This is a question that I’m surprised hasn’t been asked more to nominees. Unlike hypothetical questions about future cases, nominees are generally free to say: “I argued X in this case. I lost. And I now realize that the judge got it right.” Furthermore, getting an answer to this question establishes two important things: first, it affirms that the nominee is willing to acknowledge when they got things wrong and they’re willing to grow from their mistakes; and second, it establishes that they are not set in their views. They’re willing to grow and evolve, an important characteristic to inculcate in someone seeking a lifetime appointment.
When was the last time you changed your mind on a legal, political, or moral issue after a discussion with someone who holds a contrary position?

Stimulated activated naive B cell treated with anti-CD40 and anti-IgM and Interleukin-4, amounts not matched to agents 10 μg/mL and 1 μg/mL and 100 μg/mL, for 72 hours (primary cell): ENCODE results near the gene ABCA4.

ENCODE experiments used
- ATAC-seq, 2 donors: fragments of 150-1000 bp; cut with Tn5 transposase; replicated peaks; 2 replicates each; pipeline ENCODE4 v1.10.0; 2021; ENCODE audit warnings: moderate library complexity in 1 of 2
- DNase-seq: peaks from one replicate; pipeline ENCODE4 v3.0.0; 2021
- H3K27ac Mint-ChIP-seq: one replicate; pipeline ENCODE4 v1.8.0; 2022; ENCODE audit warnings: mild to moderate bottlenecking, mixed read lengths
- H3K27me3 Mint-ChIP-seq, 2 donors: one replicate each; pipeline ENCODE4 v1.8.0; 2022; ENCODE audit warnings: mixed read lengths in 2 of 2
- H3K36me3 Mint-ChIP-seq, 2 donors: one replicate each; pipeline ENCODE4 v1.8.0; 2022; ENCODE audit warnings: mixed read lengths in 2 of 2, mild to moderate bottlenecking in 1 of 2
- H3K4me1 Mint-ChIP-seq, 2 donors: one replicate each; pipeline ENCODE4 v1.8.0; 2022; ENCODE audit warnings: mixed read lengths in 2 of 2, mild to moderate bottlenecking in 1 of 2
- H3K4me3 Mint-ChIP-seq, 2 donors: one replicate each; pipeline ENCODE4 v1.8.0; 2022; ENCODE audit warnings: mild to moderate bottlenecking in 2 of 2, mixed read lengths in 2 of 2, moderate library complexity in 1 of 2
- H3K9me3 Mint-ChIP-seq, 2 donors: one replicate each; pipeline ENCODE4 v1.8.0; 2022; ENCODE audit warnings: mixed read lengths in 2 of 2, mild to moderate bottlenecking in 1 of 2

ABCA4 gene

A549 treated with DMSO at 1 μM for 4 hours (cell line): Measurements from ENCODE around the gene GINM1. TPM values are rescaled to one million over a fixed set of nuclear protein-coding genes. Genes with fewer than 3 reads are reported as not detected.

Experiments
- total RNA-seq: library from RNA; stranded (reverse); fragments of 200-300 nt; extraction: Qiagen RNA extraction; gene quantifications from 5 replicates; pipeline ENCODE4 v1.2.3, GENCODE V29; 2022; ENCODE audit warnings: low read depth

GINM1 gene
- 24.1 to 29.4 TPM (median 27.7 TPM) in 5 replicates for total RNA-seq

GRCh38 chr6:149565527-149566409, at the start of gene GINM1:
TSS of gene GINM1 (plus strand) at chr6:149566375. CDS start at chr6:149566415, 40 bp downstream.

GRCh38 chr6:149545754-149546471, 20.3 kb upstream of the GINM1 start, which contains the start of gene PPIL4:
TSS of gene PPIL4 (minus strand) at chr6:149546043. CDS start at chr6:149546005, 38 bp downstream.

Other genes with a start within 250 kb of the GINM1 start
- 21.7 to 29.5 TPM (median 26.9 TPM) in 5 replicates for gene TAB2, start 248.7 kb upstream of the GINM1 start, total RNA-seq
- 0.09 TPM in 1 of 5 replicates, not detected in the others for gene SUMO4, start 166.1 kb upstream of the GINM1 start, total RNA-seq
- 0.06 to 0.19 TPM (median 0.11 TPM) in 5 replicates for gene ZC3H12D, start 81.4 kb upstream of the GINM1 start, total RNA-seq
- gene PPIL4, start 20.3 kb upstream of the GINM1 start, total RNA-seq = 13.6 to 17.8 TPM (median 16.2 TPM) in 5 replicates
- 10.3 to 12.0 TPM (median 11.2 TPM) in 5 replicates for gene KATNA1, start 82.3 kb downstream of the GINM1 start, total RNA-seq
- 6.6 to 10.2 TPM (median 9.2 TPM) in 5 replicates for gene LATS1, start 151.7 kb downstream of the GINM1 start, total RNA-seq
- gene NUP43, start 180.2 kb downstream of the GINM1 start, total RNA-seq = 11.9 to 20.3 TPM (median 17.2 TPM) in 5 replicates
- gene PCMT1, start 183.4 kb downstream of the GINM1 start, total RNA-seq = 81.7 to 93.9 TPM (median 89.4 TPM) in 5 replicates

Federal judges, insulated by lifetime appointments, are constantly at risk of ossifying in their legal views, particularly if those views are never challenged in discussions or arguments. However, there are many federal judges who maintain their intellectual curiosity even after joining the bench and who are willing to engage with critics and contrarians to better understand and shape their views. The answer to this question demonstrates both that: 1. the nominee has an open mind and is willing to change their views when they’re wrong; and 2. they’re willing to engage with those they disagree with.
Name a Time in Which You were able to convince another person of the validity of your view/position after a discussion.